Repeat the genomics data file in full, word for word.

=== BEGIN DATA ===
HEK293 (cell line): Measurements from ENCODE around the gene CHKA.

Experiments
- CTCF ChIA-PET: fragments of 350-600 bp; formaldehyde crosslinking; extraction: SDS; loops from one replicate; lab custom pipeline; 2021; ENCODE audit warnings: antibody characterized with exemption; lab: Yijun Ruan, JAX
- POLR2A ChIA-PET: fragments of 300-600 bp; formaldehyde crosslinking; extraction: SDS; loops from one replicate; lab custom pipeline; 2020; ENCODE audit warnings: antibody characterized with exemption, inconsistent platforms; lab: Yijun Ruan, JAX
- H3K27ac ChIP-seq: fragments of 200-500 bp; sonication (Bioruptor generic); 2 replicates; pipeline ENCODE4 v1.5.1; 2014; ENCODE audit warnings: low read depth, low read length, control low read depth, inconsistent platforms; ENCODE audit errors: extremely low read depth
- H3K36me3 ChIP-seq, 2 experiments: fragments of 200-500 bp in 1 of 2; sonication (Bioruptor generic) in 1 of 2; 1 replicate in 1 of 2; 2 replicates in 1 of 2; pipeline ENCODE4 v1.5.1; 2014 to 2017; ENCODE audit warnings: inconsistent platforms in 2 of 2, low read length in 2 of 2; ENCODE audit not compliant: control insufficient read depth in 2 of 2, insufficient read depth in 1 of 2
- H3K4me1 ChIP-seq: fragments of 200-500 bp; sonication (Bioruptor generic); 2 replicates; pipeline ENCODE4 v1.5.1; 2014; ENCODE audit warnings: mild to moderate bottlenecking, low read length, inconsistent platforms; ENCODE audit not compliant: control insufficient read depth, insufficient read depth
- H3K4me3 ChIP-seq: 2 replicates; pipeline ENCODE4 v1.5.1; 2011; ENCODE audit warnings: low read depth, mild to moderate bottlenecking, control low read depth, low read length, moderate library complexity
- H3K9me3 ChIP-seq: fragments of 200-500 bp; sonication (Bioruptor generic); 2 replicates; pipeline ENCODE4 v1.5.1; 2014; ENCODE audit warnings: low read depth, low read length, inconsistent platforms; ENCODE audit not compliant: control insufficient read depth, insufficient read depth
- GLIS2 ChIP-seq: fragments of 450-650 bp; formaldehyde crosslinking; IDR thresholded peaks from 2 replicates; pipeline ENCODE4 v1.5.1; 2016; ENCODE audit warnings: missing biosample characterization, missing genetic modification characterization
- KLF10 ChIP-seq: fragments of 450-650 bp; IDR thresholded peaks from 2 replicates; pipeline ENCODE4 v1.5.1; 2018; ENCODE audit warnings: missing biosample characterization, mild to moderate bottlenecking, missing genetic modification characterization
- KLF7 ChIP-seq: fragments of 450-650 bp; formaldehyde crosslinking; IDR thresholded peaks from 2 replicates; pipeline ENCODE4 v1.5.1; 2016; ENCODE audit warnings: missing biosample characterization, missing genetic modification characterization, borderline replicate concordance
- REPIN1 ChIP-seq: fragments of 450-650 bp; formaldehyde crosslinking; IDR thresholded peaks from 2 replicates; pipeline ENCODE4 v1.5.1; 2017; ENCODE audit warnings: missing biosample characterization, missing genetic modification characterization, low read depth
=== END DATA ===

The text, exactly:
HEK293 (cell line): Measurements from ENCODE around the gene CHKA.

Experiments
- CTCF ChIA-PET: fragments of 350-600 bp; formaldehyde crosslinking; extraction: SDS; loops from one replicate; lab custom pipeline; 2021; ENCODE audit warnings: antibody characterized with exemption; lab: Yijun Ruan, JAX
- POLR2A ChIA-PET: fragments of 300-600 bp; formaldehyde crosslinking; extraction: SDS; loops from one replicate; lab custom pipeline; 2020; ENCODE audit warnings: antibody characterized with exemption, inconsistent platforms; lab: Yijun Ruan, JAX
- H3K27ac ChIP-seq: fragments of 200-500 bp; sonication (Bioruptor generic); 2 replicates; pipeline ENCODE4 v1.5.1; 2014; ENCODE audit warnings: low read depth, low read length, control low read depth, inconsistent platforms; ENCODE audit errors: extremely low read depth
- H3K36me3 ChIP-seq, 2 experiments: fragments of 200-500 bp in 1 of 2; sonication (Bioruptor generic) in 1 of 2; 1 replicate in 1 of 2; 2 replicates in 1 of 2; pipeline ENCODE4 v1.5.1; 2014 to 2017; ENCODE audit warnings: inconsistent platforms in 2 of 2, low read length in 2 of 2; ENCODE audit not compliant: control insufficient read depth in 2 of 2, insufficient read depth in 1 of 2
- H3K4me1 ChIP-seq: fragments of 200-500 bp; sonication (Bioruptor generic); 2 replicates; pipeline ENCODE4 v1.5.1; 2014; ENCODE audit warnings: mild to moderate bottlenecking, low read length, inconsistent platforms; ENCODE audit not compliant: control insufficient read depth, insufficient read depth
- H3K4me3 ChIP-seq: 2 replicates; pipeline ENCODE4 v1.5.1; 2011; ENCODE audit warnings: low read depth, mild to moderate bottlenecking, control low read depth, low read length, moderate library complexity
- H3K9me3 ChIP-seq: fragments of 200-500 bp; sonication (Bioruptor generic); 2 replicates; pipeline ENCODE4 v1.5.1; 2014; ENCODE audit warnings: low read depth, low read length, inconsistent platforms; ENCODE audit not compliant: control insufficient read depth, insufficient read depth
- GLIS2 ChIP-seq: fragments of 450-650 bp; formaldehyde crosslinking; IDR thresholded peaks from 2 replicates; pipeline ENCODE4 v1.5.1; 2016; ENCODE audit warnings: missing biosample characterization, missing genetic modification characterization
- KLF10 ChIP-seq: fragments of 450-650 bp; IDR thresholded peaks from 2 replicates; pipeline ENCODE4 v1.5.1; 2018; ENCODE audit warnings: missing biosample characterization, mild to moderate bottlenecking, missing genetic modification characterization
- KLF7 ChIP-seq: fragments of 450-650 bp; formaldehyde crosslinking; IDR thresholded peaks from 2 replicates; pipeline ENCODE4 v1.5.1; 2016; ENCODE audit warnings: missing biosample characterization, missing genetic modification characterization, borderline replicate concordance
- REPIN1 ChIP-seq: fragments of 450-650 bp; formaldehyde crosslinking; IDR thresholded peaks from 2 replicates; pipeline ENCODE4 v1.5.1; 2017; ENCODE audit warnings: missing biosample characterization, missing genetic modification characterization, low read depth